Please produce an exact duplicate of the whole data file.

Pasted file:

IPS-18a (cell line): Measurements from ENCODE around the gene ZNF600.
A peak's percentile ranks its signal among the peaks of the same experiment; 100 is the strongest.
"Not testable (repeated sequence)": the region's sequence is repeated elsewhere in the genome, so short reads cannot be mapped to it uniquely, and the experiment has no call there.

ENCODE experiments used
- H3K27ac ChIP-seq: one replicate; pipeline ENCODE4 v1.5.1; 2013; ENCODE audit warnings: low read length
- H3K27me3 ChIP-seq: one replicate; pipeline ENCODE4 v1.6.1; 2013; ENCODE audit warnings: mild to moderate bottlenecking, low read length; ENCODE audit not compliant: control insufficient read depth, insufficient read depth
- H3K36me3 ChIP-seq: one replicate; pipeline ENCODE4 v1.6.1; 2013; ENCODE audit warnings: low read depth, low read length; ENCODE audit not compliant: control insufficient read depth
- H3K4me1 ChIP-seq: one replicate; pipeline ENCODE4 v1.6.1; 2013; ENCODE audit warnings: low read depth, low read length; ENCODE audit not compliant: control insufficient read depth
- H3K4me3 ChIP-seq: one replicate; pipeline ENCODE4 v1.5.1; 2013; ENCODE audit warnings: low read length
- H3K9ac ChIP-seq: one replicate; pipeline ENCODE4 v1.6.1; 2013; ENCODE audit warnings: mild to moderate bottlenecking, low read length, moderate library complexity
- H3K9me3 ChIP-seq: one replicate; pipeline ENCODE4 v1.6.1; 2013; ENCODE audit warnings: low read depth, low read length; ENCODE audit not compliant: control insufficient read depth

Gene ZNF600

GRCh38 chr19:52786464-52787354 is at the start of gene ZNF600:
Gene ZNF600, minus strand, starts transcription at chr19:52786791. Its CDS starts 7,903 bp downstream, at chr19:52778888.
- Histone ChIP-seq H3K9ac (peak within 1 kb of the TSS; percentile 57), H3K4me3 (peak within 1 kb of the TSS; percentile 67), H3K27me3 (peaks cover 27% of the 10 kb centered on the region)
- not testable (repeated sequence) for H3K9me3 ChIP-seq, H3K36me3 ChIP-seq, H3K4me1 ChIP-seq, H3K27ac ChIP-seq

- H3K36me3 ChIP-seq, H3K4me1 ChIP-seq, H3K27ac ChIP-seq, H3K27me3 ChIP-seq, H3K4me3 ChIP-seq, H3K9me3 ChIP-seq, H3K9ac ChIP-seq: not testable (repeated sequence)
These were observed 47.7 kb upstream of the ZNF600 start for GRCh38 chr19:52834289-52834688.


IPS-18a (cell line): Measurements from ENCODE around the gene ZNF600.
A peak's percentile ranks its signal among the peaks of the same experiment; 100 is the strongest.
"Not testable (repeated sequence)": the region's sequence is repeated elsewhere in the genome, so short reads cannot be mapped to it uniquely, and the experiment has no call there.

ENCODE experiments used
- H3K27ac ChIP-seq: one replicate; pipeline ENCODE4 v1.5.1; 2013; ENCODE audit warnings: low read length
- H3K27me3 ChIP-seq: one replicate; pipeline ENCODE4 v1.6.1; 2013; ENCODE audit warnings: mild to moderate bottlenecking, low read length; ENCODE audit not compliant: control insufficient read depth, insufficient read depth
- H3K36me3 ChIP-seq: one replicate; pipeline ENCODE4 v1.6.1; 2013; ENCODE audit warnings: low read depth, low read length; ENCODE audit not compliant: control insufficient read depth
- H3K4me1 ChIP-seq: one replicate; pipeline ENCODE4 v1.6.1; 2013; ENCODE audit warnings: low read depth, low read length; ENCODE audit not compliant: control insufficient read depth
- H3K4me3 ChIP-seq: one replicate; pipeline ENCODE4 v1.5.1; 2013; ENCODE audit warnings: low read length
- H3K9ac ChIP-seq: one replicate; pipeline ENCODE4 v1.6.1; 2013; ENCODE audit warnings: mild to moderate bottlenecking, low read length, moderate library complexity
- H3K9me3 ChIP-seq: one replicate; pipeline ENCODE4 v1.6.1; 2013; ENCODE audit warnings: low read depth, low read length; ENCODE audit not compliant: control insufficient read depth

Gene ZNF600

GRCh38 chr19:52786464-52787354 is at the start of gene ZNF600:
Gene ZNF600, minus strand, starts transcription at chr19:52786791. Its CDS starts 7,903 bp downstream, at chr19:52778888.
- Histone ChIP-seq H3K9ac (peak within 1 kb of the TSS; percentile 57), H3K4me3 (peak within 1 kb of the TSS; percentile 67), H3K27me3 (peaks cover 27% of the 10 kb centered on the region)
- not testable (repeated sequence) for H3K9me3 ChIP-seq, H3K36me3 ChIP-seq, H3K4me1 ChIP-seq, H3K27ac ChIP-seq

- H3K36me3 ChIP-seq, H3K4me1 ChIP-seq, H3K27ac ChIP-seq, H3K27me3 ChIP-seq, H3K4me3 ChIP-seq, H3K9me3 ChIP-seq, H3K9ac ChIP-seq: not testable (repeated sequence)
These were observed 47.7 kb upstream of the ZNF600 start for GRCh38 chr19:52834289-52834688.